By Foteini Teloni, Fordham University School of Law
The Bankruptcy Abuse Prevention and Consumer Protection Act of 2005 (“BAPCPA”) enacted and amended several business bankruptcy provisions that triggered a heated debate over their effects on the chapter 11 landscape and the debtor’s reorganization chances.
In this article, I use multivariate regression models to examine empirically and quantify, for the first time, BAPCPA’s effect on three distinct aspects of the chapter 11 process: (a) the duration of traditional chapter 11 cases; (b) the use of preplanned bankruptcies; and (c) debtor refiling rates.
My study indicates that BAPCPA fulfilled, on the one hand, a long-standing desire of having shorter business reorganization cases. Indeed, the average duration of chapter 11 dropped from 480 days to 261 days in the post-2005 era, while the proportion of companies undergoing preplanned bankruptcies rose 23% in that same period. Even after controlling for various factors, including the companies’ pre-filing financial profile, BAPCPA remained correlated at a statistically significant level with shorter chapter 11 duration and more preplanned cases.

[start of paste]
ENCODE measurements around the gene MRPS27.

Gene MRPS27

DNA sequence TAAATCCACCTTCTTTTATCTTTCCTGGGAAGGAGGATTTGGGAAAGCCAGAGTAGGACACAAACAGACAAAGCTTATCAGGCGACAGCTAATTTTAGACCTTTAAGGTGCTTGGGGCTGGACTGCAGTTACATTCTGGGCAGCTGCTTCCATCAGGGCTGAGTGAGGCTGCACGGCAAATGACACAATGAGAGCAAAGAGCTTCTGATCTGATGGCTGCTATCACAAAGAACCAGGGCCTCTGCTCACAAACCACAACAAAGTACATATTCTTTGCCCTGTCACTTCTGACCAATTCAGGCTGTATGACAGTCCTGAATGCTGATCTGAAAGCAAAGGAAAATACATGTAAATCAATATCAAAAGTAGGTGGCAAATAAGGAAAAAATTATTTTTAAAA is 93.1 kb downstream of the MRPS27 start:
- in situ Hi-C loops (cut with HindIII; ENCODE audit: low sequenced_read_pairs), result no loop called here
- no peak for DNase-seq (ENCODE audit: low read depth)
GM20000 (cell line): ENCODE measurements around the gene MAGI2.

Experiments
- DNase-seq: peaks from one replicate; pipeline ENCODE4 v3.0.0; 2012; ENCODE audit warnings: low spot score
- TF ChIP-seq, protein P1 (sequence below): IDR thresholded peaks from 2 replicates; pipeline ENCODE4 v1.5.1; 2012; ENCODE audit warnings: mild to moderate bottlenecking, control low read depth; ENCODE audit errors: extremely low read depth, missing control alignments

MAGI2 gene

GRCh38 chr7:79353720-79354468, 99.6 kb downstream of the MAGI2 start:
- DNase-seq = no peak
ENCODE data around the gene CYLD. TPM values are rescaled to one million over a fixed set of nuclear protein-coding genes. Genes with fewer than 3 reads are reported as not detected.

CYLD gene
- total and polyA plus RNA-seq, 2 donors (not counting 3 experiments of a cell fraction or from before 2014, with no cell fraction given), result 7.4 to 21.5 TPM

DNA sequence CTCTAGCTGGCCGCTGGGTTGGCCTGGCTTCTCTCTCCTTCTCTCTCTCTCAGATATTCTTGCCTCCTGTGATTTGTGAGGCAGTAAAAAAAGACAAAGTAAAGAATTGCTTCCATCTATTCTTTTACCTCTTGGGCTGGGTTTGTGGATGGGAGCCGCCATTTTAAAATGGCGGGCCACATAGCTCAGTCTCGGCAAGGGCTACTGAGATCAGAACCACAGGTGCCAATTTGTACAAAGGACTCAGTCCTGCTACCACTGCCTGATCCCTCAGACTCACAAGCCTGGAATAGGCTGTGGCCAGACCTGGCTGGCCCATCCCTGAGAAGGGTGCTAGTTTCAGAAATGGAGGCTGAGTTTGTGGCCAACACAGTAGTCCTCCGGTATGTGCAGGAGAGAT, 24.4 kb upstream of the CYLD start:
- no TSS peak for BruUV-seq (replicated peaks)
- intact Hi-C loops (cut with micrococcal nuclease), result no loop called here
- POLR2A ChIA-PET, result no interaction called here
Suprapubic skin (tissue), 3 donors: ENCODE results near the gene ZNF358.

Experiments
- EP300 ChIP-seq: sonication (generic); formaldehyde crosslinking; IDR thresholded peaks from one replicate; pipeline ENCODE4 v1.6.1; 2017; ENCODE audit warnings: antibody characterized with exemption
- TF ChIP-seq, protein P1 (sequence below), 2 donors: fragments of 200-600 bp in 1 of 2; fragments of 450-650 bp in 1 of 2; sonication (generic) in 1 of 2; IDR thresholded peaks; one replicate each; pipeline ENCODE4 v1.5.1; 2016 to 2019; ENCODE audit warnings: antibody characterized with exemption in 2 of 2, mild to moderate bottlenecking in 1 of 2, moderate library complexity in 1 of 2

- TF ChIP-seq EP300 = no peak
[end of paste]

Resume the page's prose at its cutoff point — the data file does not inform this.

On the other hand, however, the proportion of debtors that had to refile for bankruptcy soon after exiting their previous filing increased 30% in the post-2005 era. BAPCPA’s effect on recidivism remained statistically significant even after controlling for a number of factors, including the companies’ post-emergence profitability and leverage.
It seems that the 2005 amendments force the debtor to emerge hastily from its chapter 11 proceedings, ignoring operational and structural problems and, therefore, not achieving true rehabilitation. And if one measure for successful bankruptcies is refiling rates, then BAPCPA seems to have failed in this respect.
The full article is published in 23 Am. Bankr. Inst. L. Rev. 571 (2015), and is available here.